Banking News

Refinancing Personal Loans Could Save Swiss Borrowers 140 Million Francs

April 4, 2017 - Benjamin Manz

Borrowers in Switzerland collectively pay around 140 million Swiss francs too much for their loans. Those potential savings would be much higher if they included the money which could be saved by repaying loans ahead of schedule.

The lowering of the maximum interest rate for consumer loans on July 1, 2016 brought major changes to the Swiss lending landscape. Nine months later, average interest rates have adapted to the lower limits.

Crowdlending platforms like Lend and CreditGate24 have brought an interesting twist to the industry by connecting borrowers directly with private lenders. On the whole, the number of personal loans issued in Switzerland has declined somewhat, while the average loan size has increased.

Major differences in interest rates are still the norm

Although interest rates as a whole have declined, there are still major differences in interest rates charged. Effective interest rates vary between lenders and borrowers (based on creditworthiness). Lenders may get annual interest rates as low as 4.5% or as high as 9.95%. Rates used by credit card issuers are even higher, at up to 12% per annum. Those rates do not accurately reflect what lenders are currently paying because some loans issued before the change in consumer credit laws are still being serviced at rates above the current limit.

Average savings potential of 435 francs per loan

Using the differences in available interest rates as a reference point, conducted a study to determine how much borrowers in Switzerland could save by using the loan with the lowest interest rates. The fact that many borrowers are not eligible for the lowest available interest rate due to poor creditworthiness is accounted for in the study.

Result: By moving to cheaper loans, borrowers in Switzerland could save around 140 million francs or an average of 435 francs per loan. Potential savings would be even higher if the study had accounted for other forms of financing – like installment payments and auto leasing – in addition to personal loans.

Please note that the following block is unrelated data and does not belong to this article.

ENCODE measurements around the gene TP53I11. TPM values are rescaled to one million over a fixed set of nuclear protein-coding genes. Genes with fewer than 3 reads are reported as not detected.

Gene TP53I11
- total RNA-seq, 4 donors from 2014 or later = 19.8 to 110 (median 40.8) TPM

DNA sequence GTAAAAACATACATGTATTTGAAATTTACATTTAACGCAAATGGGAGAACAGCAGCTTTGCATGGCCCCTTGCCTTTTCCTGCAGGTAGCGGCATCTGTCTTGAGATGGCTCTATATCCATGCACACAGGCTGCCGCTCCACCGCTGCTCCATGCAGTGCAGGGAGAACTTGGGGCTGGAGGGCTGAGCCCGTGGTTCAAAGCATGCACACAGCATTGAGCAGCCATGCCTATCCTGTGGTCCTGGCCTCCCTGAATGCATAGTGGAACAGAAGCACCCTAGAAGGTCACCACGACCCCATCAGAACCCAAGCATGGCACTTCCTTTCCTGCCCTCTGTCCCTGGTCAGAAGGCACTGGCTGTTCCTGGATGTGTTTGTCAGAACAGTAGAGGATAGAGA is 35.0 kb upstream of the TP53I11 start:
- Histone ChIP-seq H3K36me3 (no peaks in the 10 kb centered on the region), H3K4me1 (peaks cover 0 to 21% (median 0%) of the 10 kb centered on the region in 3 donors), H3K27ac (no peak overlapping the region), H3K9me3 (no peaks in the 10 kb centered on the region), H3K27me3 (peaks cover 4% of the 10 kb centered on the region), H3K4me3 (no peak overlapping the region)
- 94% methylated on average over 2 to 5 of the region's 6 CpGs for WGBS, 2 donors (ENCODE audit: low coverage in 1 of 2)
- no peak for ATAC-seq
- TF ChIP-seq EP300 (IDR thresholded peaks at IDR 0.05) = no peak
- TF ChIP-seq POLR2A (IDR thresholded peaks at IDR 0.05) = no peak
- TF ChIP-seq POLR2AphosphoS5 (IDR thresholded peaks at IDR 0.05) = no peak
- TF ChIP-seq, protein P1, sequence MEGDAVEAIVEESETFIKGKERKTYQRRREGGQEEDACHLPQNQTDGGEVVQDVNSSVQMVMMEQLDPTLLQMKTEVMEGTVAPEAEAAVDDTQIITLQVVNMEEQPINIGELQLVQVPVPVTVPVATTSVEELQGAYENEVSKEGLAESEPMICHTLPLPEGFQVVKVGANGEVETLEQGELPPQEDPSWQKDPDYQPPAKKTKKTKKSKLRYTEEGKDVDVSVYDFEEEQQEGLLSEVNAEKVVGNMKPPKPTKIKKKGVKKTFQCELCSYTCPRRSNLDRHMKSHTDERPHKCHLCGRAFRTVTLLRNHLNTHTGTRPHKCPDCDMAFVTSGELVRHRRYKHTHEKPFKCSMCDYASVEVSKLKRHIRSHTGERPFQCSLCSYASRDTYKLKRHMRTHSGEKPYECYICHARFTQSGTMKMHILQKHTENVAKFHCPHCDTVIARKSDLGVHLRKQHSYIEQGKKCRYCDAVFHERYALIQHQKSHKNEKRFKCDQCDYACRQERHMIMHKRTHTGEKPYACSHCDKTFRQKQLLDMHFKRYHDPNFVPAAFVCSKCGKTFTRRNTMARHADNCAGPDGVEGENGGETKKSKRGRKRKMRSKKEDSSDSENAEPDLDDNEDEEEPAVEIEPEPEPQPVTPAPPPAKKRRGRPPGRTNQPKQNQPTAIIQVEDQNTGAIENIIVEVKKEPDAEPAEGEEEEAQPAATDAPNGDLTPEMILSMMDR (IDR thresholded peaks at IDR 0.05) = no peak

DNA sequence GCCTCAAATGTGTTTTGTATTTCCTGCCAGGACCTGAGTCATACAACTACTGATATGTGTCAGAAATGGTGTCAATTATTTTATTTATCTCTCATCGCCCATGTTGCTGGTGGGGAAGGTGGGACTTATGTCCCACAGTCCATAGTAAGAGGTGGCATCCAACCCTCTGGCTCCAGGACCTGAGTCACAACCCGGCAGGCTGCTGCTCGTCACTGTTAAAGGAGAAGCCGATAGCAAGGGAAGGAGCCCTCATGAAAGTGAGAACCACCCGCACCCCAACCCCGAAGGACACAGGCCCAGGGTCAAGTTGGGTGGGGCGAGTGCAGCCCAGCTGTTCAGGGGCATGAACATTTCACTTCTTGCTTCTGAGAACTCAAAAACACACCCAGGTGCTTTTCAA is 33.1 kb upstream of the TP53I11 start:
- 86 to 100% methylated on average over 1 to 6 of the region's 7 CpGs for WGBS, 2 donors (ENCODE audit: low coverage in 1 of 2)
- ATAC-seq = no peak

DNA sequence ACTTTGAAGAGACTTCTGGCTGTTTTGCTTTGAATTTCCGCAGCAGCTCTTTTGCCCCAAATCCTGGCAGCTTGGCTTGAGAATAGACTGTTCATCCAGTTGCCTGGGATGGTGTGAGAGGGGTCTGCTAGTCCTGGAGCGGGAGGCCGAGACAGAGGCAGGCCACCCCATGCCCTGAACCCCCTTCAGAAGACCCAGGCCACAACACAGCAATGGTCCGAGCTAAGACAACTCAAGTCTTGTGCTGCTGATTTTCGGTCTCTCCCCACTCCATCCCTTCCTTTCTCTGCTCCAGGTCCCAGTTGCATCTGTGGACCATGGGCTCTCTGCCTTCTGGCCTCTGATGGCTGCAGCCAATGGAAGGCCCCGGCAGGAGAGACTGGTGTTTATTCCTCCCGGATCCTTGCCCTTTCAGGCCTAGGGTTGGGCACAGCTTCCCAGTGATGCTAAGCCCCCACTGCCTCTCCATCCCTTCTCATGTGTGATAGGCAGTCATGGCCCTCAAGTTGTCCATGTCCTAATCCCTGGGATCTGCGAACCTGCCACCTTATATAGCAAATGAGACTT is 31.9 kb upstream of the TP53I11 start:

Refinancing remains unpopular

Although the potential savings are huge, switching from one lender to another is not a common practice in Switzerland. While lack of interest on the part of consumers is part of the problem, lack of information also plays a role. Alfred Sutter, a analyst, believes that many borrowers are poorly informed and simply are not aware of how much they could be saving.

The loan refinancing calculator on was created to help borrowers understand the savings potential of loan refinancing. According to Sutter, borrowers with good creditworthiness can often benefit from refinancing their loans, even taking the possible cost of the switch in to account.

The phenomenal savings potential of early settlement

While refinancing loans can result in substantial savings, those figures are dwarfed by the amount of money which borrower could save by repaying their personal loans ahead of schedule – even without refinancing. Estimations by place the collective amount which could be saved if Swiss borrowers would repay their loans in first half of their loan terms at 185 million francs. If all loans were repaid within the first month of loan terms, savings would skyrocket to an estimated 650 million francs.

In practice, many borrowers underestimate the cost of loans. According to CEO Benjamin Manz, a majority of borrowers do not understand that loan terms have a direct effect on loan costs.

More on this topic:
Unbiased Swiss personal loan comparison
Loan cost calculator
Remaining debt and early settlement calculator
Loan refinancing calculator
Car leasing calculator
Guide to repaying loans ahead of schedule

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Expert Benjamin Manz
Benjamin Manz is CEO of and an independent expert on banking and finance.